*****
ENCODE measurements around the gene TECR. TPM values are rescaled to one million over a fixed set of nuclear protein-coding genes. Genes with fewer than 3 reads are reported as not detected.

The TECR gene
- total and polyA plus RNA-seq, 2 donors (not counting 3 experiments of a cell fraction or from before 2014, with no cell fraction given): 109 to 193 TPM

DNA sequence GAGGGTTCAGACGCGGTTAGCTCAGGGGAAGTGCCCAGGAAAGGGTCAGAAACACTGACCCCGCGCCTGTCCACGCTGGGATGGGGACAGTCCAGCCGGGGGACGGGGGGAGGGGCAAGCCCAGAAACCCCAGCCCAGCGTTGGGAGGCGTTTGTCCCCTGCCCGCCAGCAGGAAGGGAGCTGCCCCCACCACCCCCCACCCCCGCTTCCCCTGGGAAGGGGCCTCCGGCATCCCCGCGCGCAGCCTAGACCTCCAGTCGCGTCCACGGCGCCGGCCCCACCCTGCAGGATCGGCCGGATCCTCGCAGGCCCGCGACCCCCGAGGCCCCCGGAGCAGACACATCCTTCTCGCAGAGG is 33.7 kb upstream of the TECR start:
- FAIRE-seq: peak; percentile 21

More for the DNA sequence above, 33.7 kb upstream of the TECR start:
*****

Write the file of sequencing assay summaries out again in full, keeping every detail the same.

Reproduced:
ENCODE measurements around the gene TECR. TPM values are rescaled to one million over a fixed set of nuclear protein-coding genes. Genes with fewer than 3 reads are reported as not detected.

The TECR gene
- total and polyA plus RNA-seq, 2 donors (not counting 3 experiments of a cell fraction or from before 2014, with no cell fraction given): 109 to 193 TPM

DNA sequence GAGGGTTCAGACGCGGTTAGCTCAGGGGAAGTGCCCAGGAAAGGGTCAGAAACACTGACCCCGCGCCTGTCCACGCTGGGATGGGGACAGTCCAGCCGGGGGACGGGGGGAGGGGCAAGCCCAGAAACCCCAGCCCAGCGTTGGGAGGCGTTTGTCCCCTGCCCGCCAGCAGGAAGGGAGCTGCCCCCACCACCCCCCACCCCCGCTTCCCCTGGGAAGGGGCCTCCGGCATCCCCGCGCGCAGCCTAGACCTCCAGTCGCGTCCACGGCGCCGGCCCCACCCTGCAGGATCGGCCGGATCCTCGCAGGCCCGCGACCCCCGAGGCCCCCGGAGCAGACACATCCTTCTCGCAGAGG is 33.7 kb upstream of the TECR start:
- FAIRE-seq: peak; percentile 21

More for the DNA sequence above, 33.7 kb upstream of the TECR start: